• It's also lampshaded twice-over the second time it happens: first, them trashing the campus is actually the villain's plan to force the school to shut down since they won't have the money to repair/rebuild. Later, after they find a way to get the money to save the school, Abed is talking to one of the janitorial staff, giving a play by play of the whole adventure. The janitor is not amused, and sarcastically suggests that next time they just spray paint everywhere with a hose.
      Abed: We pretty much already did that. Did you not see the library yet?
      Janitor: I'm working my way over.
    • Notably they do not repeat this in subsequent seasons. The smaller budgets for later seasons involve subsituting a pillow fight and a game of "the floor is lava". When they eventually do another paintball episode, it goes underground in a parody of espionage tropes.
  • In 1981 the British Soap Opera Crossroads decided to refurbish its sets at about the same time that actress Noele Gordon was axed, and so her character Meg Richardson was written out in a fire, videotaped by burning the original sets in an empty studio backlot. (It later turned out that Meg had not died in the fire after all. Just before it broke out she had left to take a sea cruise, without bothering to tell anybody...)
  • The third season finale of CSI: NY involved a bunch of Irish criminals attacking the lab to recover a small fortune in seized cocaine. The place got shot up, soaked by sprinklers and then finally blown up by a pipe bomb.
    • They shouldn't have tried to mess with Gary Sinise. That dude's awesome when he's given the chance to shine.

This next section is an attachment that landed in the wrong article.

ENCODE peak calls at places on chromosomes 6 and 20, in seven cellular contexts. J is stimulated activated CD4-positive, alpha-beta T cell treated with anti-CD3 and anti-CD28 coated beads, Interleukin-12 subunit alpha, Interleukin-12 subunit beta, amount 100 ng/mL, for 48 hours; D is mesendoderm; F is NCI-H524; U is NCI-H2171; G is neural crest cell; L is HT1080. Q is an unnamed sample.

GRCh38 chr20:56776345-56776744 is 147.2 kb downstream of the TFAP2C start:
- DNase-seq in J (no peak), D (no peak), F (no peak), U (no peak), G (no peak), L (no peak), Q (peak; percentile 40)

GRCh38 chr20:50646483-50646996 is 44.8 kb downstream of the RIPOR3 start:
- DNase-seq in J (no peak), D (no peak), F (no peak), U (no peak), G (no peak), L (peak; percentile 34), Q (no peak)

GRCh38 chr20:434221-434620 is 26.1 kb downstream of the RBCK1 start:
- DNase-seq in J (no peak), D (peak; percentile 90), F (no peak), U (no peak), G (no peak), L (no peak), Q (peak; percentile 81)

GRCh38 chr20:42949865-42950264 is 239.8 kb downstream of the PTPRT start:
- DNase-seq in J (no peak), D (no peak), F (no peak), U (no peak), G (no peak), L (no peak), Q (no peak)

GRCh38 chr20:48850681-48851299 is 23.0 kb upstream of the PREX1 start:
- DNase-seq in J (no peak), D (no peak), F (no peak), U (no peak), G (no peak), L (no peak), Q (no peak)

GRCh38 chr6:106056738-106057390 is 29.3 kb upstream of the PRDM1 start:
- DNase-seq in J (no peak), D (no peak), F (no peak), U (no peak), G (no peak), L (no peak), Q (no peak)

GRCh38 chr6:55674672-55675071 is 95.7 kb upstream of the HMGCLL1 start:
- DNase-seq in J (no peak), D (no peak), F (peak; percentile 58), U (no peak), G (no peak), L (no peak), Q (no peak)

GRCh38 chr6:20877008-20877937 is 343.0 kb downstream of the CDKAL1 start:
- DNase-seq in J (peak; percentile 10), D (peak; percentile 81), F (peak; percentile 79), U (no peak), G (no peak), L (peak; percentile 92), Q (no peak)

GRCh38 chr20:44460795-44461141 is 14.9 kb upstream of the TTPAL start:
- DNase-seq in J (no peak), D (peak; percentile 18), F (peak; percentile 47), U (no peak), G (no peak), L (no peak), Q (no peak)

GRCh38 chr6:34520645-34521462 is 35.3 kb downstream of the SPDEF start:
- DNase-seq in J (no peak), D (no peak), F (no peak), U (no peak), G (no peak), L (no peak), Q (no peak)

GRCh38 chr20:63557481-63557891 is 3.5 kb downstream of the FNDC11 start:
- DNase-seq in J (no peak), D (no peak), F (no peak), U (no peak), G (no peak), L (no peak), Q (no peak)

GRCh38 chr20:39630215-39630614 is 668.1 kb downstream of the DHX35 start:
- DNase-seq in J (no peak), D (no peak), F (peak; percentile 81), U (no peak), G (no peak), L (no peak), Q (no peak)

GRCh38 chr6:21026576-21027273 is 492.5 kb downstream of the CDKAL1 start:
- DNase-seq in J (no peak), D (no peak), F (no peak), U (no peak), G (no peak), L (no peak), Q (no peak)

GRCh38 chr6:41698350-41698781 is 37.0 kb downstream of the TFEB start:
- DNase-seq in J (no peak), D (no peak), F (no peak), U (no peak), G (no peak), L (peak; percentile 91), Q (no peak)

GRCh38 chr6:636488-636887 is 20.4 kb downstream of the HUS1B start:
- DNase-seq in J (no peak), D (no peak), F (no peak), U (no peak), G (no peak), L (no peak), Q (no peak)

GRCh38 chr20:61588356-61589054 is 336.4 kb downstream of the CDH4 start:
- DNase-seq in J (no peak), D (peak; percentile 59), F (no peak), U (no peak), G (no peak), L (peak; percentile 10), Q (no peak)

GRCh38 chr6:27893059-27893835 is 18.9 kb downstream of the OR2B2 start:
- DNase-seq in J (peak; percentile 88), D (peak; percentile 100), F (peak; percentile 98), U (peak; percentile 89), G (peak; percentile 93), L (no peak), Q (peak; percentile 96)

• Desperate Housewives had a tornado tear through the neighborhood in season 4. On the DVD, the producers were amazed ABC allowed them to trash the entire street set. They ended up using the delay brought about by the writer's strike to advance the storyline several months and thus explain how Wisteria Lane looked so cleaned up.
  • Doctor Who:
    • The Davies-era TARDIS console room was destroyed in-canon in the cliff-hanger between "The End of Time" and "The Eleventh Hour", when it's set on fire by the Tenth Doctor's regenerative energy and then further damaged by the subsequent TARDIS crash. The stunningly beautiful replacement interior makes it even more worthwhile. The "Coral" console room set was not genuinely destroyed, however, but left assembled and intact so it could be used in a Call-Back appearance in "The Doctor's Wife" as an archived version of the main console room. Then it was dismantled. And then rebuilt at the Doctor Who Experience in London, then moved to Cardiff. (The Experience had various replica console rooms, but that one was the real thing.) And then they had to use it again for "The Day of the Doctor". But, at least they knew where to find it — and actually filmed at the Experience.
    • Averted with the changes to the Eleventh Doctor's second console room set and then the Twelfth Doctor's console room, which aren't given any explanation within the story beyond the Doctor fancying a change. In real life, this change was due to the show moving from the Upper Boat studios to Roath Lock — it was easier to build a new set at the latter.